This study was conducted for the final part of an MSc in Technology Management and was concerned with risk in web-development projects delivered by distributed development teams. It asks whether, and if so how, the use of geographically distributed teams affects the risk profile of projects when compared with those delivered by co-located teams. The practical output of this work is a risk framework for web-development Project Managers working with distributed teams that can act as a check-list to help them identify potential issues, plan risk-handling activities, and support them through the project lifecycle. A further goal of this work is to understand how this specific risk framework compares with frameworks developed for non-distributed teams in the web industry, and frameworks in the wider IT field.
To understand the scope of existing risk frameworks, an initial literature survey was conducted across research covering both the ‘traditional’ IT sector and web industry. Additionally, two questions were asked; does risk indeed change when teams are distributed; and secondly are web projects simply a subset of the ‘IT projects domain’ or are they unique? Research showed that authors such as Sudhakar (2013) and Betz (2007) propose that risk profiles in IT projects change when teams are distributed; affecting communication and development tools which are also core to the delivery of web projects implying likely change. Al-Rousan et al. (2009) and Steele & Carter (2001) have argued that whilst there are similarities between traditional IT development and web there are also significant differences, to the degree that web projects should be considered as unique. As part of a wider study Keshlaf and Riddle (2010) note that risks in web development are increased when distributed teams are used, however outside this reference no prior research has been identified that focuses purely on risks caused by distributed web development teams.
To investigate this further, and to gather data to build the proposed Risk Framework, research interviews were held with delivery team members working for a digital agency. This agency develops enterprise level content-managed websites for major corporate clients across many industries. The agency’s delivery and development teams are spilt across London, New York and Poland which makes the majority of their projects ‘distributed’.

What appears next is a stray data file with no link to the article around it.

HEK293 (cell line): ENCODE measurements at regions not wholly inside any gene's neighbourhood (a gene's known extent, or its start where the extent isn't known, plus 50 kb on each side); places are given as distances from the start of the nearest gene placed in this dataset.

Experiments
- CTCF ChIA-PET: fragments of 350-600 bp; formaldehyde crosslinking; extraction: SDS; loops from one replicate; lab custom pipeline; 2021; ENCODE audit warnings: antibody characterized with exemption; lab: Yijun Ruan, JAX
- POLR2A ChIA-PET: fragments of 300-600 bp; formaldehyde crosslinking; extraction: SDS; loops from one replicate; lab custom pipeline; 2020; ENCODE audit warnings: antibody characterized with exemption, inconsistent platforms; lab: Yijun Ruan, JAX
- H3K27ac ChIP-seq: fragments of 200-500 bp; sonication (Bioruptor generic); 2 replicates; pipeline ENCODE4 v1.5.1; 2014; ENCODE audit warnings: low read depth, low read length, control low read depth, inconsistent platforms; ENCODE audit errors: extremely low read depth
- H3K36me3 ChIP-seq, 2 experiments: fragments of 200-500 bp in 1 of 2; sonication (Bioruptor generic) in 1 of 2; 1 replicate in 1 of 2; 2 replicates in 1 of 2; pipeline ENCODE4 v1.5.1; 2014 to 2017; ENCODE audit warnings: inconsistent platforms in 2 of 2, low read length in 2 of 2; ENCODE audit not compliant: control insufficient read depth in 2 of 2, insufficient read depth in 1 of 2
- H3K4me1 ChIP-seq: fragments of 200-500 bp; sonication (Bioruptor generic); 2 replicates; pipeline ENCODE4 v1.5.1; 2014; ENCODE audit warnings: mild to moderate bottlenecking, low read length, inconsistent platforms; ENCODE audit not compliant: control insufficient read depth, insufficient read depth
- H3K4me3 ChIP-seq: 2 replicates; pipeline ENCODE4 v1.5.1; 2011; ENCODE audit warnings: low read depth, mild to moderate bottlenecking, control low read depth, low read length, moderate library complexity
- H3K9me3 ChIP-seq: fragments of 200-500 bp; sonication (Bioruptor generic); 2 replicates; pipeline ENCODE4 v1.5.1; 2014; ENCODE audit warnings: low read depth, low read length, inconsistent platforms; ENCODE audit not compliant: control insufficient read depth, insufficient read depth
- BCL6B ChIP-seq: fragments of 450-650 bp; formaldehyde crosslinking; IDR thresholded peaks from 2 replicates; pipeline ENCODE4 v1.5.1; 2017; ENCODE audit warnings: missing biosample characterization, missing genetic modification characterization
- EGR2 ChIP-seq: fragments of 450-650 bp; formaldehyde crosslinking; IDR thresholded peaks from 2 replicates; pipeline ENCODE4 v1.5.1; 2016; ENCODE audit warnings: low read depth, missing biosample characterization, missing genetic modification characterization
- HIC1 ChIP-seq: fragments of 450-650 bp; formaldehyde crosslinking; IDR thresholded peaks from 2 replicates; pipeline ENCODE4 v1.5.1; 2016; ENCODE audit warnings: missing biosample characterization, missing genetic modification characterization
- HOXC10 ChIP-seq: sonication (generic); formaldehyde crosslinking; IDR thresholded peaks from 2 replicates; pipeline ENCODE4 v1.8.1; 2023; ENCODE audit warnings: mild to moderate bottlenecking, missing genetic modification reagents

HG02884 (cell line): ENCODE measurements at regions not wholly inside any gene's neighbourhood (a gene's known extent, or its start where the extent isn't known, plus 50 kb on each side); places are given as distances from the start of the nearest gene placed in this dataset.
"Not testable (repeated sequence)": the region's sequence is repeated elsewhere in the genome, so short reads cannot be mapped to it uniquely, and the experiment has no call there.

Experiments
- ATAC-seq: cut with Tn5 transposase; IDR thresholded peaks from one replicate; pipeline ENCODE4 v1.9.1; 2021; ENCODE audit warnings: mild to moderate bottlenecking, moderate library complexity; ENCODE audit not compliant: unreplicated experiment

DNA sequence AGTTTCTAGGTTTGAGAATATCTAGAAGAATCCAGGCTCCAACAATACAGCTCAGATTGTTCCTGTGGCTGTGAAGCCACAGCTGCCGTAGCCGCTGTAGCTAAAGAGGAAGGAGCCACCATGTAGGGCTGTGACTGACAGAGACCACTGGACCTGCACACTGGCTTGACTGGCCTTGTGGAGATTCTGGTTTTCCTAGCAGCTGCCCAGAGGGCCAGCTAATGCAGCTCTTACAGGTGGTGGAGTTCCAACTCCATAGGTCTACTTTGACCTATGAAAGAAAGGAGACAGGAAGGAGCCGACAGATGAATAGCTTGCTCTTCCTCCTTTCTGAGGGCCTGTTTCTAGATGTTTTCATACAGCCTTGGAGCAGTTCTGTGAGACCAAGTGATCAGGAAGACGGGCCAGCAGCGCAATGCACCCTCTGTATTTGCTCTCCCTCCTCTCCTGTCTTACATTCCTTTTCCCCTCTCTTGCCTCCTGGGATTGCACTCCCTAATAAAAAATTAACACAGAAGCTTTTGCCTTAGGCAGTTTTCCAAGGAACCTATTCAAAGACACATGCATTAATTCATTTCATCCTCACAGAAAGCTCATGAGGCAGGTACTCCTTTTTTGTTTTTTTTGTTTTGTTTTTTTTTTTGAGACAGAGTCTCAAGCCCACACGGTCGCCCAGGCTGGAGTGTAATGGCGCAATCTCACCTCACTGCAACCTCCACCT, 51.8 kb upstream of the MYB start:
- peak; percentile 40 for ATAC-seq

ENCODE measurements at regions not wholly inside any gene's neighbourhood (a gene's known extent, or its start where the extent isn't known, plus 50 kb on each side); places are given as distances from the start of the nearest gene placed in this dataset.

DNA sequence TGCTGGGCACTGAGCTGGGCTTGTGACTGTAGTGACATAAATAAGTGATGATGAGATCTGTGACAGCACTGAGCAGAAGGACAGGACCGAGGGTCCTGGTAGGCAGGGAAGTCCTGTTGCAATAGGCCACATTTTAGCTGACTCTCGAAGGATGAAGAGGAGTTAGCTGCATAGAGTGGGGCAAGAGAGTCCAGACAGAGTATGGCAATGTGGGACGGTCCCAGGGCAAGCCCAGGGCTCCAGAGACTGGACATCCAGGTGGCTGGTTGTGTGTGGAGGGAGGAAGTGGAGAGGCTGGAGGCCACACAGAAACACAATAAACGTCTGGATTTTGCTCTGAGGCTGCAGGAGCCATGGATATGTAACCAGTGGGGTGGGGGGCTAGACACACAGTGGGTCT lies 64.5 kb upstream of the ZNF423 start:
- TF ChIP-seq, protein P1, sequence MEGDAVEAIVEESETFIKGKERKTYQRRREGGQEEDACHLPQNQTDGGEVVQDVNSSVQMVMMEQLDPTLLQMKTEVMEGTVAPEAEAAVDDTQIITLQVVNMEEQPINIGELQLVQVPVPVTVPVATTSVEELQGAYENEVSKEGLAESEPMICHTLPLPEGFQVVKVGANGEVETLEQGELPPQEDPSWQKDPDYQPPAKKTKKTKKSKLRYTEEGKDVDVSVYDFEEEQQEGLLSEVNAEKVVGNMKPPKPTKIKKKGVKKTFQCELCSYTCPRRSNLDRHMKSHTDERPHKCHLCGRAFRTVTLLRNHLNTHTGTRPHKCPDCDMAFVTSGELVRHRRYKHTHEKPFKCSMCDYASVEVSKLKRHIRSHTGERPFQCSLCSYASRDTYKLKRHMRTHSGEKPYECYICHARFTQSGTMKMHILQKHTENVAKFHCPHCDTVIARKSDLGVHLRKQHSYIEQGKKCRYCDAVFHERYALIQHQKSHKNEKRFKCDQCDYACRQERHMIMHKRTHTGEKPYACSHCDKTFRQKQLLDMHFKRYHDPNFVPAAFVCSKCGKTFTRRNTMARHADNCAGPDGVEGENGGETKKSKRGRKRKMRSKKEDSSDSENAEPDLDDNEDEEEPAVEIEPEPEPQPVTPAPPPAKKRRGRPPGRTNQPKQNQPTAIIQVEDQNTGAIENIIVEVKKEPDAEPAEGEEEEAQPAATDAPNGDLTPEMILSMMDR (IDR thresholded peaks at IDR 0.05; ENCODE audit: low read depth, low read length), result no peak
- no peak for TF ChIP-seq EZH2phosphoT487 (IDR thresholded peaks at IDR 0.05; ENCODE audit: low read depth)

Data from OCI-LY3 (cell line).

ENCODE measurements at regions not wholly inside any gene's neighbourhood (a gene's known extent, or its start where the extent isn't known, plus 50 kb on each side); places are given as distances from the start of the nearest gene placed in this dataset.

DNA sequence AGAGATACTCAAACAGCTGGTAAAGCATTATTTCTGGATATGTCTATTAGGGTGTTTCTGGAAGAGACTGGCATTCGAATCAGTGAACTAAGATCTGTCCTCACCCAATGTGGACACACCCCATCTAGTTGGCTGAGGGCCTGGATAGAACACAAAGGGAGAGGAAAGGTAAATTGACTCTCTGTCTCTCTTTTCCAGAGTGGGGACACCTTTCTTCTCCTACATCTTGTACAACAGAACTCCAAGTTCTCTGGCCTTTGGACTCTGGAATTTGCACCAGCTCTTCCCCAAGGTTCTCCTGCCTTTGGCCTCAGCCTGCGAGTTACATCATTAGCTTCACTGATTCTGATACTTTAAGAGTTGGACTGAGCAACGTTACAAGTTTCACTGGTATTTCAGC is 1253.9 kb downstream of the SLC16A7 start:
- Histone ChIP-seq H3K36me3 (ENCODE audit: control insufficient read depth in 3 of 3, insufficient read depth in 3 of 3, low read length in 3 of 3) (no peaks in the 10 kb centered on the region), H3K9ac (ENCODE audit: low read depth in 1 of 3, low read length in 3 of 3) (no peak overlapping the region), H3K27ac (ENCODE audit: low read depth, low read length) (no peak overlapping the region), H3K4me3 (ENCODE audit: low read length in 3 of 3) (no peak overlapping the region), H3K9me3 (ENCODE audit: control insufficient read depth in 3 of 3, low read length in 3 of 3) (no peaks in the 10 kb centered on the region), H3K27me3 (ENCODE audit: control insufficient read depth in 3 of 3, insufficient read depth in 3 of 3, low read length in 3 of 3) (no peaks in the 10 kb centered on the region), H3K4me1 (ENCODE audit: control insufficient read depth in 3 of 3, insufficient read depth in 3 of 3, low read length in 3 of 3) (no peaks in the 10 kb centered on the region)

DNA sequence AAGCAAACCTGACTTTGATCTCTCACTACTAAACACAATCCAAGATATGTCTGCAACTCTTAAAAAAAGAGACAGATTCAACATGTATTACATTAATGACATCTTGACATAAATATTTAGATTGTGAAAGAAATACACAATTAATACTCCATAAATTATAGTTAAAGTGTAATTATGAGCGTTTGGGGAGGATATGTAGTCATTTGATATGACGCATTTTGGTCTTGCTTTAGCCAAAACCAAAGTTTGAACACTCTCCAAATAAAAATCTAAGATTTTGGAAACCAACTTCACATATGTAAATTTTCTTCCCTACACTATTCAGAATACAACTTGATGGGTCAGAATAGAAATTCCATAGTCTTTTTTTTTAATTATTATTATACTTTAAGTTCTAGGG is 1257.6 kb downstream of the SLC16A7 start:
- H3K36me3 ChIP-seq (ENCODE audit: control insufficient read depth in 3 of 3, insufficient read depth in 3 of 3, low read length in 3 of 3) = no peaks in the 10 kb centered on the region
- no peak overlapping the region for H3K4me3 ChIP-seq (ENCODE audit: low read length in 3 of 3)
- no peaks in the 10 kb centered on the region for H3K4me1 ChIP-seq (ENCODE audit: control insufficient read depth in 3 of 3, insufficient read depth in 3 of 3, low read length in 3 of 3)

Face-to-face and video interviews were held and recorded with eleven Project and Programme Managers based in the UK, Poland and New York to identify risks that they had encountered, or anticipated, on projects delivered using distributed teams. The recordings were analysed and the individual risks extracted and grouped into similar themes.
The identified themes formed the basis of the finalised Framework which consists of 108 discrete ‘Risks’ grouped into 25 ‘Risk Themes’, themselves contained within the following 10 ‘Major Themes’:
One of the key findings from this study is that all participants described the seventh item, ‘communication’, as the largest area affecting distributed web projects. Within this theme the most significant risks were felt to be caused by the increased time taken to brief staff, as well as a lack of face-to-face interaction leading to weaker teams. Equally ‘problems communicating change’ were raised repeatedly, together with ‘communicating progress to the project team’. Overall staff motivation and a shared sense of purpose were seen as hard to develop across a distributed team.
Interestingly, outside of ‘communication’, neither culture nor distance were considered major issues for the team on projects where the team was based in Northern or Central Europe. Equally as teams move south and east more issues were raised as the risks became more cultural, especially when the ‘common’ project language of English wasn’t spoken so well. US teams were felt to cause risk due partly to distance and time zone, but also for a higher likelihood of team fatigue in maintaining a shared window of working hours. Communication issues were raised with remote teams in India and Asia, with issues raised particularly by non-native English speakers around ‘hard to understand’ accents, as well as poor communications infrastructure.
On the positive, an observation that was raised repeatedly is the value of personal relationships and how they mitigate distance and cultural risk; this was stressed by the agency’s founder in his interview as he discussed how the company had been set up with teams in both the UK and Poland.
Comparing these results with a previous risk framework (McDowall, 2005) for non-distributed web development teams it can be seen there are some common themes across both studies e.g. ‘team’ and ‘communication’, and that some specific risks are the same e.g. ‘client's other commitments makes communication slow’, and “complex organisational decision making process’. Equally areas like ‘requirements uncertainty’ which figured heavily in the 2005 study of co-located teams is not raised as an impacted risk in this study.
Other researchers have looked at the wider area of offshoring general IT software development, and researchers like Islam et al. (2011) have identified similar themes including ‘communication’ and ‘project coordination’ as being essential in an offshore development context and when poorly managed increases risk significantly. This is clearly in line with this study’s findings and indicates commonality between distributed projects regardless of whether they are web focused or more general IT related.
The findings from this study strongly indicate that there is a change in the risk profile when teams are distributed. This is seen by the participants as overwhelmingly negative, in that risks are increased across all of the theme areas identified and with particular emphasis on Communication.
The risks identified above are summarised as a table here
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